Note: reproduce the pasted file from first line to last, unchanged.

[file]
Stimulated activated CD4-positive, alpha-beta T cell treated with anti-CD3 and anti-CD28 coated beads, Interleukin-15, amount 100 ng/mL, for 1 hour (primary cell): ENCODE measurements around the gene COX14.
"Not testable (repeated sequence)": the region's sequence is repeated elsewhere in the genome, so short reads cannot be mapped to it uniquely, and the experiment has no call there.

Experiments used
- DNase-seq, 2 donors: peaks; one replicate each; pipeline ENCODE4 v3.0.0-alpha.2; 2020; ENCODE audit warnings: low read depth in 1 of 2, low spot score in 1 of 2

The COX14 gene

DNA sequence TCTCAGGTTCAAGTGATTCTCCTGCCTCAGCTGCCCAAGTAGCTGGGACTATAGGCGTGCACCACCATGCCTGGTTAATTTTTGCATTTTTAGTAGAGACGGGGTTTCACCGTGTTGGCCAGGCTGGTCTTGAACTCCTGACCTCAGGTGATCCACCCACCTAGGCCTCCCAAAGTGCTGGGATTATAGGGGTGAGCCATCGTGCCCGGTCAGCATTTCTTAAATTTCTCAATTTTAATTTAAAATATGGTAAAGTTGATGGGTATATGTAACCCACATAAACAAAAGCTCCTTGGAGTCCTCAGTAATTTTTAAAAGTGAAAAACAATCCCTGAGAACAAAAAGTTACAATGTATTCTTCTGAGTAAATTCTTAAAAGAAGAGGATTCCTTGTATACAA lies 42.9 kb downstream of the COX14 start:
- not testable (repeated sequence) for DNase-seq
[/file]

Stimulated activated CD4-positive, alpha-beta T cell treated with anti-CD3 and anti-CD28 coated beads, Interleukin-15, amount 100 ng/mL, for 1 hour (primary cell): ENCODE measurements around the gene COX14.
"Not testable (repeated sequence)": the region's sequence is repeated elsewhere in the genome, so short reads cannot be mapped to it uniquely, and the experiment has no call there.

Experiments used
- DNase-seq, 2 donors: peaks; one replicate each; pipeline ENCODE4 v3.0.0-alpha.2; 2020; ENCODE audit warnings: low read depth in 1 of 2, low spot score in 1 of 2

The COX14 gene

DNA sequence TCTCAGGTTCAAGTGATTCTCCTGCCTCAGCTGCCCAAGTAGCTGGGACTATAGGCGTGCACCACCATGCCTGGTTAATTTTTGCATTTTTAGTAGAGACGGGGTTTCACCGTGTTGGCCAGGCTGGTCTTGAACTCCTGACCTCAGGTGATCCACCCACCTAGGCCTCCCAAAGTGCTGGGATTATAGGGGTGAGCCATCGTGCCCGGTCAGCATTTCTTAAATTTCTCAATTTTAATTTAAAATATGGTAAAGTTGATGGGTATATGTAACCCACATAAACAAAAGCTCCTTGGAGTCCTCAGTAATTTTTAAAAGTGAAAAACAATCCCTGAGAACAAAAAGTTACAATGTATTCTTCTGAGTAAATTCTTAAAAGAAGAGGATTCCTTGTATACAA lies 42.9 kb downstream of the COX14 start:
- not testable (repeated sequence) for DNase-seq